1 Vision Part I 10:54
2 Powerminers 8:18
3 Vision Part II 12:43
4 Vision Part III 13:30
GENERATOR.PL: GEN CD 022
Vanderson is part of this invasion of Polish musicians who embellish the EM scene for the biggest pleasure of our ears. Influenced by Berlin School, both vintage and new, Maciej Wierzchowski composes a music which oscillates constantly between these two universes, caressing sometimes the cosmic meanders and its tones so metallic as heterogeneous established by Jarre, at least on Visions, in conformity with what would be completely suited to call today; the Poland School style. Visions is his 7th work and his very first on the label of his native land; Generator Pl. An album which will please undoubtedly the fans of old good Berlin School.
Sounds of gongs cross the ages, resounding among fine cosmic streaks and its winds which blow to scatter a cosmic silence. Fine sequences drum. Their delicate and feverish palpitations draw the souvenirs of a distant musical world furnished by the art of Klaus Schulze to modulate silk rhythms. A soft celestial flute covers this fragile poetic tempo which quietly goes towards an atmospheric passage where solitary chords roam among the singings of crickets and threatening reverberations. We are a little after the 6th minute and "Vision Part I" escapes with sequences which skip with more ardour. Sequences to crisscrossed strikes which intertwine in the doubloons of their hasty succession, moulding these nervous and hypnotic rhythmic which made the delights of vintage Berlin School of the Schulze's years that Maciej Wierzchowski sprays with copious synth solos and heterogeneous electronic tones. This rhythm at the same time soft and nervous fed the skeleton of "Powerminers" which begins with drops falling from a cave walls. Slow synthesized waves sunk into violined stratas are rocking there, waiting for these sequences with a soft chaotic and repetitive pace which team up to fine percussions while the exhilarating minimalist rhythm of "Powerminers" flows under a thick cloud of cosmic tones and soft flutes which sing under pleasant orchestral arrangements. Very musical, "Powerminers" ends its lyrical journey in the jingles of an intra-ground station and its trains which fit into each other, a little as in the universe of Jean Michel Jarre and his Magnetic Fields.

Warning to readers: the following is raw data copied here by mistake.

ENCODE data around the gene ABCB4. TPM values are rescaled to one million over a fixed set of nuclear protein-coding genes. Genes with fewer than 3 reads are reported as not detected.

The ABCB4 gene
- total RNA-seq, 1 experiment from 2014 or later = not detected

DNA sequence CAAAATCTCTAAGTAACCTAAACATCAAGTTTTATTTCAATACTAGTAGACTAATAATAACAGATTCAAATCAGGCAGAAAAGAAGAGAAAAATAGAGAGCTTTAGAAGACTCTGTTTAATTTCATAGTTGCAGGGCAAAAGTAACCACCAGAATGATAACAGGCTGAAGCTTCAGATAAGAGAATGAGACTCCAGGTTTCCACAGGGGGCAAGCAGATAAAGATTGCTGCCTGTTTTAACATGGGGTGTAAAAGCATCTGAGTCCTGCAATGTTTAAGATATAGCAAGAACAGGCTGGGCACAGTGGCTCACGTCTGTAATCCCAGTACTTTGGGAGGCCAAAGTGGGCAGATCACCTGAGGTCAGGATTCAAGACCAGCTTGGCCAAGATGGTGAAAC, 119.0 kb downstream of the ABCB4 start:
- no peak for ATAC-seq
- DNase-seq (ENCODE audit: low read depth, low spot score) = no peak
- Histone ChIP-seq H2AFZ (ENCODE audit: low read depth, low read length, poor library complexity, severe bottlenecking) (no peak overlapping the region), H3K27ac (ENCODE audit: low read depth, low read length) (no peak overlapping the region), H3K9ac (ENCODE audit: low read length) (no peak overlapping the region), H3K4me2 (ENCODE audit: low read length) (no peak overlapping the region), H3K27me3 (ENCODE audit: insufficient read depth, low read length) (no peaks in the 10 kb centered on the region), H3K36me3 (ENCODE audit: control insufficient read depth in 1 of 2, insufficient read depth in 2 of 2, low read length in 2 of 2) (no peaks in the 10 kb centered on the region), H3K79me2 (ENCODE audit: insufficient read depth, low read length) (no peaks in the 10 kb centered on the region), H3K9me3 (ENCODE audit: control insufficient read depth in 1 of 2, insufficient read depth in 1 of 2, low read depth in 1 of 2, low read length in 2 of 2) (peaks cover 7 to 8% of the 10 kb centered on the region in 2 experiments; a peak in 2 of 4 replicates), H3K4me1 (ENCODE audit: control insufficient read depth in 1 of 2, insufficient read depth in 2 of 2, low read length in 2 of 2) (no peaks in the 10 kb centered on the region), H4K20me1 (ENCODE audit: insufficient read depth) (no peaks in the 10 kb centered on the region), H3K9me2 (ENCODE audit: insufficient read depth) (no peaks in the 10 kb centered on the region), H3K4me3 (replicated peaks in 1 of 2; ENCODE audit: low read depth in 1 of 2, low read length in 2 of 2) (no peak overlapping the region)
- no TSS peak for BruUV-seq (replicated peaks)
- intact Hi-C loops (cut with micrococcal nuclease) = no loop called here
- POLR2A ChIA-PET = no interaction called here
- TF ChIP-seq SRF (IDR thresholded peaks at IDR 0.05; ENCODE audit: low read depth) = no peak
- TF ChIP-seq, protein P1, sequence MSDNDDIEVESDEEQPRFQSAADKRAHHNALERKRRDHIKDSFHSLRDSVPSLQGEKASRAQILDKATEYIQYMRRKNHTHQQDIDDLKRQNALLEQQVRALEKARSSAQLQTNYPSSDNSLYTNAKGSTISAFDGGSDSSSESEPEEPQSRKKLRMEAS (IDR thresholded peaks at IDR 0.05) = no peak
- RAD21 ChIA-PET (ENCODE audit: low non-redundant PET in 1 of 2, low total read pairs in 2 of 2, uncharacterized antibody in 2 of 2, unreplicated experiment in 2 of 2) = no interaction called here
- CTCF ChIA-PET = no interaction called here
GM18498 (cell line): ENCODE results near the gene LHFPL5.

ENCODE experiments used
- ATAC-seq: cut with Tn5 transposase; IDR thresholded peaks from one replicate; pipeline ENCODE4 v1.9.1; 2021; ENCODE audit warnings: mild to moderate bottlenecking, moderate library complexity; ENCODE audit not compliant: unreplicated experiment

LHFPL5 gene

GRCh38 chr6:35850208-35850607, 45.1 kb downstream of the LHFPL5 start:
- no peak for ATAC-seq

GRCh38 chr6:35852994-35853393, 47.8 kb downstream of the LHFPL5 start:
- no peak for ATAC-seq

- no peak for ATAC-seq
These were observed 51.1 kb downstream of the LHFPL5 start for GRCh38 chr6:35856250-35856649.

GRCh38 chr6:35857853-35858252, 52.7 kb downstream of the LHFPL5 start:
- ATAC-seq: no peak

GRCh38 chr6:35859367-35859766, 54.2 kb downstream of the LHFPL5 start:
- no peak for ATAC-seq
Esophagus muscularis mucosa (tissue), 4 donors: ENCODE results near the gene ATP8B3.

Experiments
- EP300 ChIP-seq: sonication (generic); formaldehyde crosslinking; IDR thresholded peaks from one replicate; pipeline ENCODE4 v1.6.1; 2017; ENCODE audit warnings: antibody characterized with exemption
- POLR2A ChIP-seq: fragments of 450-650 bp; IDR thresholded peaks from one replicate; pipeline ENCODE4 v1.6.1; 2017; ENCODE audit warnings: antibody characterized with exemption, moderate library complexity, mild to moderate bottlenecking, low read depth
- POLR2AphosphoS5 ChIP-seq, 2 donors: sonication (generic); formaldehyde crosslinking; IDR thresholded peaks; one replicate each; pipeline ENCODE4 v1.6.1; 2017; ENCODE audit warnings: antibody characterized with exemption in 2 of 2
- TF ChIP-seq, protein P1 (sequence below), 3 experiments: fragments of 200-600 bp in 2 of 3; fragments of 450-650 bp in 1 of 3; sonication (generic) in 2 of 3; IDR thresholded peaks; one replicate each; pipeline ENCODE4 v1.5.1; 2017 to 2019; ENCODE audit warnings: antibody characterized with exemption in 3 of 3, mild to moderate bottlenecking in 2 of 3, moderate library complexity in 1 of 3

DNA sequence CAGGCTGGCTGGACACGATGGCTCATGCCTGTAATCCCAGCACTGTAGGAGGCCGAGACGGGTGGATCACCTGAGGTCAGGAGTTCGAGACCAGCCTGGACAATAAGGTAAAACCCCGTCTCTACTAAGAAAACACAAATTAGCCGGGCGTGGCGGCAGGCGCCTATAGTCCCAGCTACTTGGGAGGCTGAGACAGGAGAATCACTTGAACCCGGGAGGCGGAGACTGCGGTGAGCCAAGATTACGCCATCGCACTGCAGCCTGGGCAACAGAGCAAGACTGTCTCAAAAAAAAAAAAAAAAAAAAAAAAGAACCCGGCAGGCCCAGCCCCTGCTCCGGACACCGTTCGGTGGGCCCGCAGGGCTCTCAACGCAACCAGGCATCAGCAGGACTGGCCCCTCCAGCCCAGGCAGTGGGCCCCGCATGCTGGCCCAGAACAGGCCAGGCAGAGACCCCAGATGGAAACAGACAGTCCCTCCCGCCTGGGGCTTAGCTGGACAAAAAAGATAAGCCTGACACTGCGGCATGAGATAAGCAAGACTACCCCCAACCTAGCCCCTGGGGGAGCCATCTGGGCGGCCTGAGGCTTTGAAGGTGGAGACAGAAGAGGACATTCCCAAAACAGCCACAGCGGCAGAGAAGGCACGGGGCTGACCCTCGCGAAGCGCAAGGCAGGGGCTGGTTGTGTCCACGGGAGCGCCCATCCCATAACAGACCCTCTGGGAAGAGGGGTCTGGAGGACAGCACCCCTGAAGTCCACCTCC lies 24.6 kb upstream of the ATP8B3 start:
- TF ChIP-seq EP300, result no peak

These tones of trains continue beyond "Vision Part II" whose rhythm is drummed by sequences to arrhythmic pulsations which spawn in the shade of discreet reverberations. Clouds of mist cover this rhythm which accelerates subtly its pace, while cymbals and percussions are framing a soft semi frenzied ascent which binds itself in percussions to tones of anvils wrapped in wadding to burst in a heavy and boosted ambiance. A very electronic ambiance filled by fragrances of Tangerine Dream and Air Sculpture with furious synth solos. The intro of "Vision Part III" reminds me a lot of the essays of Adelbert Von Deyen on his very beautiful Atmospheres (1980). The mood is as well poetic as cosmic with its clouds of spatial dusts which enfold the warm winds of lyrical synths. This is superb vintage years cosmic Berlin School we are hearing here with all this panoply of analog electronic tones which become entangled in a perfect atmospheric symbiosis. We feel a life inside these organic instabilities which implode of an oniric slowness, waiting for the smallest space of freedom to explode of a progressive rhythm. And the opening occurs a little before the 5th minute with sequences which alternate in a perfect symmetry, drawing a rhythm limping on cyclic and crisscrossed chords which waddle by following the movement of a more harmonious synth line. This hypnotic rhythm set by carillons and reverberations hangs on to wonderful solos which enlace and coil on a minimalist tangent a bit evolutive.
I adored Vanderson's Visions. It’s a splendid return in time when vintage Berlin School had this capacity to seduce with its soft minimalist sequences which fed long hypnotic movements where the modifications in structures were as perceptible as a blinking of lash. Evolutive rhythms which were of use as assizes to long and languishing synth solos or musical canvas to atmospheric sound paintings where the imagination rocked our dreams and transcends our fantasies. It’s very beautiful and too short! And this gives me the taste to go off to explore the world of Vanderson.
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